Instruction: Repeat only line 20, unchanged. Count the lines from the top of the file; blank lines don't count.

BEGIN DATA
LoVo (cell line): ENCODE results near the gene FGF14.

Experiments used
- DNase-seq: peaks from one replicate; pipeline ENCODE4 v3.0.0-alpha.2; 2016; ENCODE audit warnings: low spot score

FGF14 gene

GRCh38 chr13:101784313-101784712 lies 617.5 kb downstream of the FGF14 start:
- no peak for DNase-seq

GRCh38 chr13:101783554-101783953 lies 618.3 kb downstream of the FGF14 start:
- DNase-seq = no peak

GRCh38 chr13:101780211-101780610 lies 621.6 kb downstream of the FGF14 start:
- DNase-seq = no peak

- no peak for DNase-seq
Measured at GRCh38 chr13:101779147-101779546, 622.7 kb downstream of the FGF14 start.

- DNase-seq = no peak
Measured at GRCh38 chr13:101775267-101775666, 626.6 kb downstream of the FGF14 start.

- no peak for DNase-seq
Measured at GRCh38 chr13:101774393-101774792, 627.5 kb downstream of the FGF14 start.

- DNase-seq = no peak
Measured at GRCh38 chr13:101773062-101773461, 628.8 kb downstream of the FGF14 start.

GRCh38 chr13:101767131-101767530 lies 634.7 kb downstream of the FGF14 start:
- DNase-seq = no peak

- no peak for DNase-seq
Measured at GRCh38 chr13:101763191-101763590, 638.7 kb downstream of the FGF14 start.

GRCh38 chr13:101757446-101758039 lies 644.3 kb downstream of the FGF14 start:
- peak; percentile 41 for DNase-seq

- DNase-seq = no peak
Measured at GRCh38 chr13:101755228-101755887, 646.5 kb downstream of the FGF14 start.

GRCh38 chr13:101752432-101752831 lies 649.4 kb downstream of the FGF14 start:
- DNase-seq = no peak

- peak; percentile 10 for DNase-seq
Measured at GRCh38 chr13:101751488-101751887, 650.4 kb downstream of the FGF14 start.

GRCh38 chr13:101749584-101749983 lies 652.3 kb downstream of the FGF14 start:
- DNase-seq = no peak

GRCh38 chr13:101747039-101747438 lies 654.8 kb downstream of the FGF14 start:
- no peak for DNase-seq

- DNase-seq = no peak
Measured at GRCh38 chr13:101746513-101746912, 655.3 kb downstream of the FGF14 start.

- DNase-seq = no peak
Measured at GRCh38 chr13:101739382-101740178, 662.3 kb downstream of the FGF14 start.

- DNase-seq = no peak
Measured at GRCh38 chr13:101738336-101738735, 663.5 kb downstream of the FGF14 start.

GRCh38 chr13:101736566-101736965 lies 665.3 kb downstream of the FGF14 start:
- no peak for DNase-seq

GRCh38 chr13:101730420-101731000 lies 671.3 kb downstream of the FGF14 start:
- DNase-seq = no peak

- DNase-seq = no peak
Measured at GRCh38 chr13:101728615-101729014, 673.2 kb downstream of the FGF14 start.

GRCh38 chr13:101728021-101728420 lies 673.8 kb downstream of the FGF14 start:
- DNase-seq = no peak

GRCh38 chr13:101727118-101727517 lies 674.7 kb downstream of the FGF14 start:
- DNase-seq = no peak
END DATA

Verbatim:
- DNase-seq = no peak